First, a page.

Genus “Drosophila” is the genus name for what we call “fruit flies” or, sometimes pomace, vinegar, or wine flies, which speaks to their propensity–in the case of many species–for hanging around and feeding on overripe or rotting fruit. The entire genus, however, contains more than 1,500 species and is very diverse in appearance, behavior, and breeding habitat. The larvae of at least one species, Drosophila suzukii, which in Maine we know primarily by the name of Spotted-wing Drosophila or SWD for short, is a newly introduced species from Asia that can also feed in fresh fruit and has quickly become a major threat to soft-skinned fruits throughout most of the state (see fact sheets and photos below).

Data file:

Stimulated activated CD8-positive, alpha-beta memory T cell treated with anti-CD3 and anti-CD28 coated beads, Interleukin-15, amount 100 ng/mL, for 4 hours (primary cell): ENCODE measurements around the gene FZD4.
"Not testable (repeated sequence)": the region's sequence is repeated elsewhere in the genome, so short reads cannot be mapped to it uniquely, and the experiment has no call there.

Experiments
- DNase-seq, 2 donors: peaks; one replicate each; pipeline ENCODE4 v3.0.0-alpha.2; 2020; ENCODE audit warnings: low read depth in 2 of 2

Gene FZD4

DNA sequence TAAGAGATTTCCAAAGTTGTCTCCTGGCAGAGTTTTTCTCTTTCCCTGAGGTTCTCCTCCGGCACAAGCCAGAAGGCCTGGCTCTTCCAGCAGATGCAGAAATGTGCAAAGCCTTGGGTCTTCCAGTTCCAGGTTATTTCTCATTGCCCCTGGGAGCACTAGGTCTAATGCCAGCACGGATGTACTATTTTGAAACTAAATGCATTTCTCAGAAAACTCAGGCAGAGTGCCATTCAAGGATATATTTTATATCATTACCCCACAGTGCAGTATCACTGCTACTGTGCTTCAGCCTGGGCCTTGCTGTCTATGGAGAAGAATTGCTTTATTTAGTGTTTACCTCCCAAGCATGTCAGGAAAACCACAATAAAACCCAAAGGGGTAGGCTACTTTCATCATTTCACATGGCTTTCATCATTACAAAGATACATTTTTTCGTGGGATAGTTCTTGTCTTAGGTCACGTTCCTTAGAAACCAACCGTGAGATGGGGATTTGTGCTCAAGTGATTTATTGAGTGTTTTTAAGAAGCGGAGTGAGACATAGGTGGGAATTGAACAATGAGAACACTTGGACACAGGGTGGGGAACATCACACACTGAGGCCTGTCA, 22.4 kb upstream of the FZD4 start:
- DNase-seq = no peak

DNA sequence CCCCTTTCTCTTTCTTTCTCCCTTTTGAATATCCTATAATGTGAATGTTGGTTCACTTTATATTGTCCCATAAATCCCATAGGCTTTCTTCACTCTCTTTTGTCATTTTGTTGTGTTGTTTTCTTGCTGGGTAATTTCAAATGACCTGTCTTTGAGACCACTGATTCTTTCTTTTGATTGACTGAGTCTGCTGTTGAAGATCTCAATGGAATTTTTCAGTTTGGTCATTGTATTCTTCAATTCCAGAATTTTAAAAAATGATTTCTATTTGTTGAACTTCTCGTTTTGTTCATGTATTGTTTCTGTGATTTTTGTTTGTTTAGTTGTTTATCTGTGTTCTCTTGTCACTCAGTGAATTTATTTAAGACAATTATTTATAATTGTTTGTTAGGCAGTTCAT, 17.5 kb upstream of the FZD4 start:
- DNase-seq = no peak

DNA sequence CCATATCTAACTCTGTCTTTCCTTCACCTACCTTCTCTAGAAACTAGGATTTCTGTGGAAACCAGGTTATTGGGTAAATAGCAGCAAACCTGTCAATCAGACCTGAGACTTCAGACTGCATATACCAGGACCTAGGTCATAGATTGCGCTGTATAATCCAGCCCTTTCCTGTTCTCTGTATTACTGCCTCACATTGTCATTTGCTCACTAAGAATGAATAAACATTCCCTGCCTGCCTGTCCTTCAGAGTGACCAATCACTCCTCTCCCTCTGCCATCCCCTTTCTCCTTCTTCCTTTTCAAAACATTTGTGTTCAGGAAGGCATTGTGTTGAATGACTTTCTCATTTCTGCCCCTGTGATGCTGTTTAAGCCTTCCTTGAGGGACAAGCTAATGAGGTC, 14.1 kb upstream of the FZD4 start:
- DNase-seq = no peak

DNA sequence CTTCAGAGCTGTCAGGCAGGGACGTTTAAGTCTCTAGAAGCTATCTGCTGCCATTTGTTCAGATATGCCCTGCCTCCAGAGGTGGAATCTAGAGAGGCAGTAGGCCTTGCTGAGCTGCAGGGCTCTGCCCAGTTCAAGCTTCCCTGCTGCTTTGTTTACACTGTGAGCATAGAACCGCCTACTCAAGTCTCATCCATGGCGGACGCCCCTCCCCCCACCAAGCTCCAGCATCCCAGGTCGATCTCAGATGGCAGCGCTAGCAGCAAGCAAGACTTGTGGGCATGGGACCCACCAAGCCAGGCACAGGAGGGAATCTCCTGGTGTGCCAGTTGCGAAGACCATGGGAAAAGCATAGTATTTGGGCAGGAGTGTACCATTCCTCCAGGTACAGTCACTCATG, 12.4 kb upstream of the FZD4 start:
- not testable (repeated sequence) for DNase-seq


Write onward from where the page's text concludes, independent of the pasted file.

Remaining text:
Detailed Fact Sheets:
- Fruit Flies Fact Sheet (Iowa State University)
- Spotted-wing Drosophila (SWD) (Drosophila suzukii) (invasive) (University of New Hampshire)
- Spotted-wing Drosophila (SWD) (Drosophila suzukii) (invasive) (Michigan State University)
- Spotted-wing Drosophila 2012 Season Summary by David Handley, Vegetable & Small Fruit Specialist; James Dill, Pest Management Specialist, and Kaytlin Woodman, Technician, University of Maine Cooperative Extension.